Word Choice – Enquire Versus Inquire

Zabrina’s question: “This is something I have run into two days in a row – ‘inquire’ versus ‘enquire.’ Can you explain them and give examples?”

BizWritingTip response: In North America, enquire is just another spelling for inquire. (Inquire tends to be used more often.) According to both the Canadian and American Oxford dictionaries, either word can be used to “ask a question” or to “seek information formally.”

Examples (North American)

He inquired about her health.

She enquired my name.

You should inquire into the accident.

In British English, there is a difference between enquiry and inquiry. If you enquire about someone or something, you ask about them.

Examples (British style)

He enquired about her health.

She enquired as to whether we were going to the meeting.

In Britain, inquiry is used to indicate official investigations.

Examples (British style)

Are the police going to inquire into the accident?

We need to set up a commission to inquire into politicians’ pensions.

However, many British grammar books now say that if you can’t decide between the two words, go with inquire.

Frankly, I don’t see these words a lot in emails or letters. I would save them for when I want a formal tone in my document.

Word Choice – Light Versus Lit

A BizWritingTip reader wrote: “Regarding versions of the past tense of the word ‘light,’ I was taught to write: ‘He lit the candle.’ But I have often seen in books: ‘He lighted the candle.’ Which is correct?”

BizWritingTip response:? We were taught (in the days of the dinosaurs) that lighted was used when a fixture was involved; lit was used on all other occasions.


He lighted the lamp.
He lit the candle.
Her smile lit up the room.

Today, the words are interchangeable. “I lit the fire.” “I lighted the fire.” Both are considered correct.

Note: If the word is being used as an adjective, lighted is more commonly used.


The runner held a lighted torch.

Word Choice – Student Versus Pupil

Odesh’s question: “When would you use the word ‘pupil’ as opposed to ‘student’? I thought ‘pupil’ was more British and referred to younger people. ‘Student’ would refer to people in high school and university.”

BizWritingTip response: According to the Oxford Canadian Dictionary, a pupil is “a person taught by another, esp. a schoolchild or student.”

It defines a student as “a person who is studying, esp. at university, college, etc.” The dictionary also lists an additional interpretation: a student in North America is “a school pupil.”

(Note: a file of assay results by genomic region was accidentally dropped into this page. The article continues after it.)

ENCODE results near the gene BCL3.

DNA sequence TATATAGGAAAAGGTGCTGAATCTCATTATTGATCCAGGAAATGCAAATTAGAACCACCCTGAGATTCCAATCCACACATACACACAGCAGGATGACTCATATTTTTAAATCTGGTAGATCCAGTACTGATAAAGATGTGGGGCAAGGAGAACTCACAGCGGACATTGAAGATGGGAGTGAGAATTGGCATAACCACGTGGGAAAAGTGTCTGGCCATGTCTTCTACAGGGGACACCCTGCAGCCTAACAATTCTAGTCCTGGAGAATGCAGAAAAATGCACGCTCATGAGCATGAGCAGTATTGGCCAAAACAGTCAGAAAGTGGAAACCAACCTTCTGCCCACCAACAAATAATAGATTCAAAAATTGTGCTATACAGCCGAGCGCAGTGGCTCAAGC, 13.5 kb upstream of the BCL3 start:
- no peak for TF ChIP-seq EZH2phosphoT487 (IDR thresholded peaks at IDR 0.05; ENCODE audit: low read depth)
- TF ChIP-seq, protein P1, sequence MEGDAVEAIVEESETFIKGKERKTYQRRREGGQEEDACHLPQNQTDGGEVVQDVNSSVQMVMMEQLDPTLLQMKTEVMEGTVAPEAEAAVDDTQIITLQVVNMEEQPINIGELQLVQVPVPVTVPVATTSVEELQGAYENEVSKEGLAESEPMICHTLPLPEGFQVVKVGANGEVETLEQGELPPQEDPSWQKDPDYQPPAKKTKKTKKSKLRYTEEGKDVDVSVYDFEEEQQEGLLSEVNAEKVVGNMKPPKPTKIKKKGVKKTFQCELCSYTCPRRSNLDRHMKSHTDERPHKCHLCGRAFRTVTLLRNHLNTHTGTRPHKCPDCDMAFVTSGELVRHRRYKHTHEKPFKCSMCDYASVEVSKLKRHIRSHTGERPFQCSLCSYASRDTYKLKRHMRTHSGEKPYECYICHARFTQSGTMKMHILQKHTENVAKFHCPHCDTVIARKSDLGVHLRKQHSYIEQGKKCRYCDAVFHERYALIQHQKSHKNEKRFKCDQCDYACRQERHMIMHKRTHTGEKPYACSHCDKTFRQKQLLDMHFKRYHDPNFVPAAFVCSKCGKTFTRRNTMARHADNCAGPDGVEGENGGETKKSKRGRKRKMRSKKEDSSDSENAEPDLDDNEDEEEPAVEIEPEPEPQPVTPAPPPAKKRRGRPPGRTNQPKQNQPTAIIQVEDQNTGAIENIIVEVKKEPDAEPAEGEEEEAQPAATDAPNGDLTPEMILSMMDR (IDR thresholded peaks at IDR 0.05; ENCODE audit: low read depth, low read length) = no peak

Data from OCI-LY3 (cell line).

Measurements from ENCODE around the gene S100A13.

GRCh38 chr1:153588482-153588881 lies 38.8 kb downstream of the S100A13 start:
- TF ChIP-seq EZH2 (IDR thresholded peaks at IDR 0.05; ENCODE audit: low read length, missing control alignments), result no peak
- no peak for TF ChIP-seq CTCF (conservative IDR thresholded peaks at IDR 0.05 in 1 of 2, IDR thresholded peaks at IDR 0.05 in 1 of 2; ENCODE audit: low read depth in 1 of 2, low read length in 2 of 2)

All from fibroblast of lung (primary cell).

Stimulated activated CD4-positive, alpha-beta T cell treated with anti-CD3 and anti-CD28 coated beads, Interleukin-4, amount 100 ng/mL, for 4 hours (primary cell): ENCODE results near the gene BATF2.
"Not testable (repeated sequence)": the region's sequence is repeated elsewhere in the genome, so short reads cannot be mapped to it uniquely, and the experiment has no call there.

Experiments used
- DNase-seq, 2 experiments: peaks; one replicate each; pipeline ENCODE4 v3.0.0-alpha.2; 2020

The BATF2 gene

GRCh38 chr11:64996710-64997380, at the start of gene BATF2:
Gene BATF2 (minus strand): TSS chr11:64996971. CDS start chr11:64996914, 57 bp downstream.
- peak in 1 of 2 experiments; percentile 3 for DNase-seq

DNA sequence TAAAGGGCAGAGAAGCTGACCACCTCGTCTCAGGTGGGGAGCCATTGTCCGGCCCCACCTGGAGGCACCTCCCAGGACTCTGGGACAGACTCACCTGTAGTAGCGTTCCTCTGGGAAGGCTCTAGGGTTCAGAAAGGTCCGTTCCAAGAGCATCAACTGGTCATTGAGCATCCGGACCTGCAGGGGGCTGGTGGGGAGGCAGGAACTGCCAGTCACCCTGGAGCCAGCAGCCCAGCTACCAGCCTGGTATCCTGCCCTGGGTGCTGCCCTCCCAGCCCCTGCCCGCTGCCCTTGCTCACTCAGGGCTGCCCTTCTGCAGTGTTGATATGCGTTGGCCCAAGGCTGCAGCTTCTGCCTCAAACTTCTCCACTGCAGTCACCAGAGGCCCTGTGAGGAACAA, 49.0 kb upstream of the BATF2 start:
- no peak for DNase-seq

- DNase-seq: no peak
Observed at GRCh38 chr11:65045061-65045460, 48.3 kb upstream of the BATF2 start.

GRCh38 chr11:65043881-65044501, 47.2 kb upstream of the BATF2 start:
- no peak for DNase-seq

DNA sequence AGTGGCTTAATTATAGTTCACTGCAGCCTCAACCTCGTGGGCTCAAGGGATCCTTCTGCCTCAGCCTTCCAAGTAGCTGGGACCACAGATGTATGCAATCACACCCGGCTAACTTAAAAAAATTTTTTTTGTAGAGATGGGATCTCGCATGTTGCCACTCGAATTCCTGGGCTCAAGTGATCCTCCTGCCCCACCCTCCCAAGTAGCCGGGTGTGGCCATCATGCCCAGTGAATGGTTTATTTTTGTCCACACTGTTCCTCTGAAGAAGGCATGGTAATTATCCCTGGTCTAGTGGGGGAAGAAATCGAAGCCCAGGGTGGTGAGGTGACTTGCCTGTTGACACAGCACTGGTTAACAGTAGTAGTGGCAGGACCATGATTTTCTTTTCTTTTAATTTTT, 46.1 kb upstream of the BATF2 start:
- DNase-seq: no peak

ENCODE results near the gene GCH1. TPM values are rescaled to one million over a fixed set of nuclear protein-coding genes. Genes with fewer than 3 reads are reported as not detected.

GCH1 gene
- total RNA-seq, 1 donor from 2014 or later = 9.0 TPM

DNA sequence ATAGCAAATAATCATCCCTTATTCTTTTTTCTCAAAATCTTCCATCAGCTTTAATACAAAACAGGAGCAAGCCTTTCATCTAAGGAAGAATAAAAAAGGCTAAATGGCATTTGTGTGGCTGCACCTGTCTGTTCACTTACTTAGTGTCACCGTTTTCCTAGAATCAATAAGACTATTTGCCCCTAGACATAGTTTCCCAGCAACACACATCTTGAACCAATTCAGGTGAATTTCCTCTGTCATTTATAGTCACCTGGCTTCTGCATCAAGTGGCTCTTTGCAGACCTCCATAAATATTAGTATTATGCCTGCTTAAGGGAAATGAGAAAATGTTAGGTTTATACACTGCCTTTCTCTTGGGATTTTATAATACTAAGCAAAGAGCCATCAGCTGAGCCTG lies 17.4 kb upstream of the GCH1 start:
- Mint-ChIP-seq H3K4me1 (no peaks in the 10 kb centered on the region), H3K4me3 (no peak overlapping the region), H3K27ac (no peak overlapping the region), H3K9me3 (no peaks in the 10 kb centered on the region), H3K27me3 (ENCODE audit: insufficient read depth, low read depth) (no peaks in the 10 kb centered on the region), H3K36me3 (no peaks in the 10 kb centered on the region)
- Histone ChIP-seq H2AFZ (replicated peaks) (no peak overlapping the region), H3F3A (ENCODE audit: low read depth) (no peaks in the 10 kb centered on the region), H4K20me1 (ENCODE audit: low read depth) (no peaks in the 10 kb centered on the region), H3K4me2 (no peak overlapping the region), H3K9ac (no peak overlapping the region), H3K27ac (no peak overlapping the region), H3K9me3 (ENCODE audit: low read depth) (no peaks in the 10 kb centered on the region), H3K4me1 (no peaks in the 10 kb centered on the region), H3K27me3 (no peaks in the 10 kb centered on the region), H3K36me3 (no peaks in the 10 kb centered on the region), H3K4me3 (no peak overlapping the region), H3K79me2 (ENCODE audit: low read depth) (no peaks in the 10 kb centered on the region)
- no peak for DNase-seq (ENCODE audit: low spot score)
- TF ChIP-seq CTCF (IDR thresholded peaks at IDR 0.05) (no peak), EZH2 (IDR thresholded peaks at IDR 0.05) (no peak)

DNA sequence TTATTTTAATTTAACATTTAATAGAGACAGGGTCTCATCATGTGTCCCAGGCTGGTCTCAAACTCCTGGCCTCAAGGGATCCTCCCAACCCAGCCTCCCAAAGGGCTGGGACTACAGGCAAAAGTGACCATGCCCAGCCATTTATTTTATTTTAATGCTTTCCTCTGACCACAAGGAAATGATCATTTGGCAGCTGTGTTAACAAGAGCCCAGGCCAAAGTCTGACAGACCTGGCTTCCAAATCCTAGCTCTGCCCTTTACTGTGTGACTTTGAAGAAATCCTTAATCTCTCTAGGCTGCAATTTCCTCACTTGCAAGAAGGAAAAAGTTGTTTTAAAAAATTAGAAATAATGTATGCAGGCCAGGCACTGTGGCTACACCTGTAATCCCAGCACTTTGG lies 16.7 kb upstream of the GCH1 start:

Confused? I think the New Oxford American Dictionary explains it best: “A student is a learner, or someone who attends an educational institution. In some nations, the English term (or its cognate in another language) is reserved for those who attend university, while a schoolchild under the age of eighteen is called a pupil in English (or an equivalent in other languages).

“In its widest use, student is used for anyone who is learning.”

Word Choice – Hanged Versus Hung

BizWritingTip reader: I was under the impression that the past tense of “to hang” was “hung,” but I often hear people saying “hanged.” It doesn’t sound right to me. Please help.

BizWritingTip response: Things are hung but people are hanged.

In other words, when you are using the word in the sense of “to suspend,” then hung is the correct past tense. This is the most probable form you will use in business writing.


All attendees hung their coats in the closet.?The chairman’s picture was hung in the boardroom.

When you are discussing how someone was put to death, hanged is the correct past tense.


The criminal was hanged in 2010.

Note: Some reference books say “hung,” when referring to past executions, is not wrong. It is just less customary. Random House Unabridged Dictionary says “hung” is becoming more common; however, a majority of books agree the usual English word is “hanged” when talking about dangling people from a rope.

There, you now know more than some reporters!

Word Choice – More Versus Most

Jane’s comment: “In an earlier tip you said, ‘Which word is the most appropriate?’ Surely you meant to say, ‘Which is the more appropriate’ since you were comparing only two words (‘first’ versus ‘firstly’). Or, like so many other examples of misuse of the English language, has this too now entered into the growing list of what is considered acceptable?”

BizWritingTip response: I am now eating a large slice of humble pie. I am not sure what I was thinking. Yes, I should have absolutely used “more” in this case as I was discussing two words.

Example (correct)

Writers often use “first” or “firstly.” Which word is the more appropriate?

If I was discussing more than two items, then “most” would be correct.


Writers often use “first,” “firstly” or “more important” at the beginning of a sentence? Which word is the most appropriate?

I will have to be more careful.

Thank you.

Word Choice – Their Versus There

Fans of the TV show Sex in the City may remember the episode when Carrie compares herself to her ex-boyfriend’s fiancé. The new woman is younger, prettier, richer, and better educated. Carrie is devastated until – she receives a thank-you note. The “better” woman does not know the difference between their and there. Obviously, Carrie is not a loser after all.Remember, it’s the little things that can spoil your professional image. You may have crafted a clear, concise message, but if it contains obvious grammar errors, you can be guaranteed that’s what your reader will remember.

The their and there problem is easy.